Deborah Moggach

Really good plots are like marvellous kitchen joinery. They are things of great beauty.

Deboah Moggach on writing

Writer Deborah Moggach is the queen of multi-tasking.

Deborah's latest novel is These foolish things (Vintage, £6.99), a black comedy about sending pensioners to retirement homes in India.

In all she's written 15 novels and also writes for both TV and film. You may have seen her version of Pride and Prejudice in cinemas recently.

She is a passionate gardener, loves wild places and has recently campaigned successfully to keep the Hampstead Heath swimming ponds in London open.

We caught up with her at home in Hampstead.

You've just returned from the Galapagos Islands to celebrate the 170th anniversary since Darwin arrived there. How was it for you?

It is such a symbolically important place. It is also threatened by a political nest of vipers from commercial long-line fishing to corruption.

But it was a great privilege to have sea lions and iguanas snorting at you and then to snorkel with manta rays, turtles and sharks.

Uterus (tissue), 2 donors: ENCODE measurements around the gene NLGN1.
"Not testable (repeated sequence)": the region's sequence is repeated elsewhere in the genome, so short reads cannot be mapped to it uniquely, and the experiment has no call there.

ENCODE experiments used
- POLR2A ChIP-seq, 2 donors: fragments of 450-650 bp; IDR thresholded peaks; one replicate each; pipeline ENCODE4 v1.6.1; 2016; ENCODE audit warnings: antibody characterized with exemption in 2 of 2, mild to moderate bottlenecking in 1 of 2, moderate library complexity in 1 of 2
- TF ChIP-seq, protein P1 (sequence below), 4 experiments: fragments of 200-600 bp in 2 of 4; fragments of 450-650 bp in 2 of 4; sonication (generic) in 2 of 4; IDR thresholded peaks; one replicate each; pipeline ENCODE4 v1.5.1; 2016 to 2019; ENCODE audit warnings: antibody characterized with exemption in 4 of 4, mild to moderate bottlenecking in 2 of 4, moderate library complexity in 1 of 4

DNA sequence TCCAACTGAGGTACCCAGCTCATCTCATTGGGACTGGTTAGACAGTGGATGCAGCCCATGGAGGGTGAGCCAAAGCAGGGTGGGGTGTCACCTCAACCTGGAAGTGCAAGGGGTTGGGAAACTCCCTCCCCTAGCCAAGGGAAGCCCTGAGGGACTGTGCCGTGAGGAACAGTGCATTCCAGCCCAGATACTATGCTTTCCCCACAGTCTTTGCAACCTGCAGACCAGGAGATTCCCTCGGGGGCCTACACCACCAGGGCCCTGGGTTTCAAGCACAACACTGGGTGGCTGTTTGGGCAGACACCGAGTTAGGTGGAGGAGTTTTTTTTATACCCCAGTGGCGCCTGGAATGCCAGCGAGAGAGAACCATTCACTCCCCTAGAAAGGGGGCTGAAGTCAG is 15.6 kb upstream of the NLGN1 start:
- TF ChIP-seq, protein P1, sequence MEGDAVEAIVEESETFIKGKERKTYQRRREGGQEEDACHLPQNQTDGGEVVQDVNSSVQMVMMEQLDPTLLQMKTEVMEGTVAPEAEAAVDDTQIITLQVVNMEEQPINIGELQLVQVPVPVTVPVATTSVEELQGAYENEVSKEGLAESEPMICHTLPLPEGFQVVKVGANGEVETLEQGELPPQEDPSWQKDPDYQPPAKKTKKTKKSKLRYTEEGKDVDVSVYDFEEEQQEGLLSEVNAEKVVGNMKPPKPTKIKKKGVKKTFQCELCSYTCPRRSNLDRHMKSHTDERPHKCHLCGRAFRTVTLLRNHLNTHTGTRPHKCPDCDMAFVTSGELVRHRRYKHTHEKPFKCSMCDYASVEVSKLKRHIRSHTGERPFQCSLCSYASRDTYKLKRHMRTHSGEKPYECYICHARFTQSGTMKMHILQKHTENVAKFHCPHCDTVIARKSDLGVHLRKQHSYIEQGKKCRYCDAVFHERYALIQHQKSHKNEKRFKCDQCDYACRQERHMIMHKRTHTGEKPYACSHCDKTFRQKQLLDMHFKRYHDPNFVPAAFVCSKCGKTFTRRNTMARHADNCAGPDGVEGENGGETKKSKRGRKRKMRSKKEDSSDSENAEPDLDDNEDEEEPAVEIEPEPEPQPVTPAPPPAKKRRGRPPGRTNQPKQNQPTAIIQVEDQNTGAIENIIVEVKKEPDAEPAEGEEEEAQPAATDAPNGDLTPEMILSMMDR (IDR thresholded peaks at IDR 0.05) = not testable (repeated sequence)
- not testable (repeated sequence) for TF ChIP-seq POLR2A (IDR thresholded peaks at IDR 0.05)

Do you try to live a green life?

Like a lot of people I'm a mass of contradictions. I recycle, compost and have hens that eat my leftovers and garden slugs.

But I've got an old house that isn't really draft proofed and I never turn the TV off standby. I jump on planes, but I'm very good about cycling.

Are you optimistic or pessimistic about how politicians are tackling climate change?

All the political parties staggeringly underestimate people's concerns about the environment and their emotional involvement.

If they understood young people mind what they are doing to the planet they'd have an easier ride. It's one thing people care about, and it is scandalously low down on the list of political priorities.

The Department of the Environment leaves its lights on all night! Think of the amount of energy and money wasted.

Deborah Moggach on lights

Any tips on how to get a Climate Change Bill through Parliament?

Ask questions but not to seem superior and not obviously haranguing. If you are a writer you don't bully your characters. It's the same with environmental issues.

It's not as if supporting Friends of the Earth makes you a better person, because we're all in it together.

So should greens dare to be happy?

I think there is hope for the future as young people are politicised, architects keep designing energy efficient buildings and locally sourced products become normal.

It's my compromising philosophy: being good in as many ways as you can.

Find out more about Deborah and her books at

Find out more about the Charles Darwin Foundation